• The weevil-watermilfoil interaction at different spatial scales: what we know and what we need to know

    Creed, Robert P. (2000)
    Journal of Aquatic Plant Management
    The North American weevil (Euhrychiopsis lecontei(Dietz))is being considered as a biological control agent for Eurasianwatermilfoil (Myriophyllum spicatumL.). This native insectdamages watermilfoil plants and is frequently associated withdeclining watermilfoil populations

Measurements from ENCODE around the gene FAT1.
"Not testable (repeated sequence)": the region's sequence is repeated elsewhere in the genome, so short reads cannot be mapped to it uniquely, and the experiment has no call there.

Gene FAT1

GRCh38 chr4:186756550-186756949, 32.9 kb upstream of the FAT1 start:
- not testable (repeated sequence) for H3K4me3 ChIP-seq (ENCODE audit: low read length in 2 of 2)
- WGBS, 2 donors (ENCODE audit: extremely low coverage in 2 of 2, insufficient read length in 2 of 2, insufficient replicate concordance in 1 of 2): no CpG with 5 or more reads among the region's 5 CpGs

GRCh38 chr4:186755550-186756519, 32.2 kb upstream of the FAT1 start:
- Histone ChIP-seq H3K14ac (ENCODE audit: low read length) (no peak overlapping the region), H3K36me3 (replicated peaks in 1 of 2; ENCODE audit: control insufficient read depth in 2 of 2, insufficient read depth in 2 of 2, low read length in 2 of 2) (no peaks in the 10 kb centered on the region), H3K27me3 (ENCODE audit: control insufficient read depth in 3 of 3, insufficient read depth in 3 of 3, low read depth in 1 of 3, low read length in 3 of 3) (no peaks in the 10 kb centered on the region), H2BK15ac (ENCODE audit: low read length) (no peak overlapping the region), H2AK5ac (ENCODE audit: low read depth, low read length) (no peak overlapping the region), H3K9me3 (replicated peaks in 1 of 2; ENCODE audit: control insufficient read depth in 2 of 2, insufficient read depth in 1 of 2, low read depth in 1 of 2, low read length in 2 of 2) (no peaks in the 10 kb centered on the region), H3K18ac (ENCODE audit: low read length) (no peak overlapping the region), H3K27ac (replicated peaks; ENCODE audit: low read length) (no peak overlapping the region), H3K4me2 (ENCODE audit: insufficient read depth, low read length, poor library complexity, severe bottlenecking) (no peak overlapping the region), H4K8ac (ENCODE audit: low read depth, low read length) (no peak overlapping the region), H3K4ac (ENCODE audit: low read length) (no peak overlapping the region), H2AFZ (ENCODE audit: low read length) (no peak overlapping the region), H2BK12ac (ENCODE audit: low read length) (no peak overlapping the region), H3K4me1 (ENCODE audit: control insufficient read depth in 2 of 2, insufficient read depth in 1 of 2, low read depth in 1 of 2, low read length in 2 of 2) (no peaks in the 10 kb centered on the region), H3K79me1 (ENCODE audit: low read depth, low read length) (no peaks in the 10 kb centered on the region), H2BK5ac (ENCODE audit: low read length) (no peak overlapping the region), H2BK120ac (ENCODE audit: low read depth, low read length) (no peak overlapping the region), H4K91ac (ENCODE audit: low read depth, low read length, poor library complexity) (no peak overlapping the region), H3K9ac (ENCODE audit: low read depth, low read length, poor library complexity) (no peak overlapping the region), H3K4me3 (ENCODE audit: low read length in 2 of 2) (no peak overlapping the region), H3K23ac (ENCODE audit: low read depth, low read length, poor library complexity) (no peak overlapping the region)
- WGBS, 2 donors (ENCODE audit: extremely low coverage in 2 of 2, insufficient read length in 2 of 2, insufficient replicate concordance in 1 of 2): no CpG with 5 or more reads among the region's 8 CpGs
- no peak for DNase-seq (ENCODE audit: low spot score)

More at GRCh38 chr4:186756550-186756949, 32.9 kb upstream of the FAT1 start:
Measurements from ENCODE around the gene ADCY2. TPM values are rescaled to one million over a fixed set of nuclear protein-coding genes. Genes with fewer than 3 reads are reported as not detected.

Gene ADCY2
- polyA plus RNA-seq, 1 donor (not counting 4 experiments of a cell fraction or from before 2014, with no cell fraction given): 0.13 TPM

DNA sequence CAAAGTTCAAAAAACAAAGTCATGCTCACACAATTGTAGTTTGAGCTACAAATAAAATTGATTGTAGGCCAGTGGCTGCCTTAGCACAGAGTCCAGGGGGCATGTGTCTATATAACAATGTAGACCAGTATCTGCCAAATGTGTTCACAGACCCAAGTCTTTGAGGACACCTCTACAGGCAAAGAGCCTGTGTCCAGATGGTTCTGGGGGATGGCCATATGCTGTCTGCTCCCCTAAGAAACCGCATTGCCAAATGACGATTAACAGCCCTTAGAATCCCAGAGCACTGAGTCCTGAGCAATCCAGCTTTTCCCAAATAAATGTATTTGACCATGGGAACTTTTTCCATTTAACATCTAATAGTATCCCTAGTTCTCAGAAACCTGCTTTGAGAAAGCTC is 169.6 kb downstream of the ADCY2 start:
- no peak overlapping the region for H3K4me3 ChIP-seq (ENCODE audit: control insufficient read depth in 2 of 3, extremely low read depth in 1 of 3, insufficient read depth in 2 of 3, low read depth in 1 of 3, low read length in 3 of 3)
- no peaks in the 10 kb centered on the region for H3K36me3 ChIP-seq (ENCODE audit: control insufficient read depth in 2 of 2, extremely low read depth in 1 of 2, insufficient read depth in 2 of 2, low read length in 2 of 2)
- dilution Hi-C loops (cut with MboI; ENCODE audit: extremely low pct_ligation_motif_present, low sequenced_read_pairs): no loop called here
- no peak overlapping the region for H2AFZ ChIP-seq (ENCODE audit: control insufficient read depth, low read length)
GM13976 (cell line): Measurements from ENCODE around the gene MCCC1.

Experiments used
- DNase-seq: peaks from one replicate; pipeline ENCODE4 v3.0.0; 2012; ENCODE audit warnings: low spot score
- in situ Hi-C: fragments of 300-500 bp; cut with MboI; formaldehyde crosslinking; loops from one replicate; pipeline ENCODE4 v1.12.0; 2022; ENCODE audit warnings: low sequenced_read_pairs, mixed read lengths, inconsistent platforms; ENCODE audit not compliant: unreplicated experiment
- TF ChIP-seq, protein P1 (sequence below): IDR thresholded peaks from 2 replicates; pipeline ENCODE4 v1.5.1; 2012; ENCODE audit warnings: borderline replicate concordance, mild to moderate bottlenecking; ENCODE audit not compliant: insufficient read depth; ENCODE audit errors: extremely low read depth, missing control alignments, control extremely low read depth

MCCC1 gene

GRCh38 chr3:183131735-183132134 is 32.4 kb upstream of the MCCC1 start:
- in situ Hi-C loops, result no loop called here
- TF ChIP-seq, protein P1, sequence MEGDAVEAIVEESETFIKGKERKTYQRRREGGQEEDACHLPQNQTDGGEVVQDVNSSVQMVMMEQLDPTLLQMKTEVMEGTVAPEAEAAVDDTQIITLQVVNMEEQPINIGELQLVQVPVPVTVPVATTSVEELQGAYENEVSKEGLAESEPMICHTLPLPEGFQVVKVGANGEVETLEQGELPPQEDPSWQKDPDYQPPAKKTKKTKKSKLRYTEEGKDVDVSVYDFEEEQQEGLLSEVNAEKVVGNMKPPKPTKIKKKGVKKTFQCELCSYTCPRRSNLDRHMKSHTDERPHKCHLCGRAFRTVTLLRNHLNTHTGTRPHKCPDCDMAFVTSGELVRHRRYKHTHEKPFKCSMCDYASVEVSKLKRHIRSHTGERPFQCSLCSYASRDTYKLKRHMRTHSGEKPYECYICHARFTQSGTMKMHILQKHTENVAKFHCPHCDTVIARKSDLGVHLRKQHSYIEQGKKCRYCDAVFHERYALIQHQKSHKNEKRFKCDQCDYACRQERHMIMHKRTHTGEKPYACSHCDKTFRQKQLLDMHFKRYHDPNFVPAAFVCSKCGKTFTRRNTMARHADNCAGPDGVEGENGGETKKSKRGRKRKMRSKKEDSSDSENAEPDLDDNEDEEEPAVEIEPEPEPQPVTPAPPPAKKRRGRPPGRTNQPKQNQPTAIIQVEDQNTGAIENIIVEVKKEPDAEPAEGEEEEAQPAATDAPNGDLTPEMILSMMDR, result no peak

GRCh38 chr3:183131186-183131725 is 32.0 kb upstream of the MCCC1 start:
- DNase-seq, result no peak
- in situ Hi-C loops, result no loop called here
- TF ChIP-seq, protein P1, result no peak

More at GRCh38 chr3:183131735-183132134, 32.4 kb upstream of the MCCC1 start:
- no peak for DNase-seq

• Estimating above-ground biomass of Melaleuca quinquenervia in Florida, USA

    Van, T.K.; Rayachhetry, M. B.; Center, T. D. (2000)
    Journal of Aquatic Plant Management
    One hundred and thirty-eightMelaleuca quinquenervia(Cav.) S. T. Blake (broad-leaved paperbark) trees were harvestedfrom six sites in South Florida to formulate regressionequations for estimating tree above-ground dry weight.
  • Influence of Sediment Nutrients on Growth of Emergent Hygrophila

    Hanlon, David L.; Dingler, Peter M. (2000)
    Journal of Aquatic Plant Management